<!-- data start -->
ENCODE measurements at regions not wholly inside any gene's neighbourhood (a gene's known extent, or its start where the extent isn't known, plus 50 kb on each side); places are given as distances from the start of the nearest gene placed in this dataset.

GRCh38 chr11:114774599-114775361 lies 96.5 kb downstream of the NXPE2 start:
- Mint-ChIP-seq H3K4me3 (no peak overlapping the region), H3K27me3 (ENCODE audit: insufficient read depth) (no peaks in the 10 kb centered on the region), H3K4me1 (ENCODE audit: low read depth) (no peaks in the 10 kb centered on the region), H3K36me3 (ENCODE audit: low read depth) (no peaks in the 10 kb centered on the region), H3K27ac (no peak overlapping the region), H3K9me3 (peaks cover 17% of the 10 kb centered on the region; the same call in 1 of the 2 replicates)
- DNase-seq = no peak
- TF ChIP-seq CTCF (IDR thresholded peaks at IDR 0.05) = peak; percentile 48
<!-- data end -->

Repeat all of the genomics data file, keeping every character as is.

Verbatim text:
ENCODE measurements at regions not wholly inside any gene's neighbourhood (a gene's known extent, or its start where the extent isn't known, plus 50 kb on each side); places are given as distances from the start of the nearest gene placed in this dataset.

GRCh38 chr11:114774599-114775361 lies 96.5 kb downstream of the NXPE2 start:
- Mint-ChIP-seq H3K4me3 (no peak overlapping the region), H3K27me3 (ENCODE audit: insufficient read depth) (no peaks in the 10 kb centered on the region), H3K4me1 (ENCODE audit: low read depth) (no peaks in the 10 kb centered on the region), H3K36me3 (ENCODE audit: low read depth) (no peaks in the 10 kb centered on the region), H3K27ac (no peak overlapping the region), H3K9me3 (peaks cover 17% of the 10 kb centered on the region; the same call in 1 of the 2 replicates)
- DNase-seq = no peak
- TF ChIP-seq CTCF (IDR thresholded peaks at IDR 0.05) = peak; percentile 48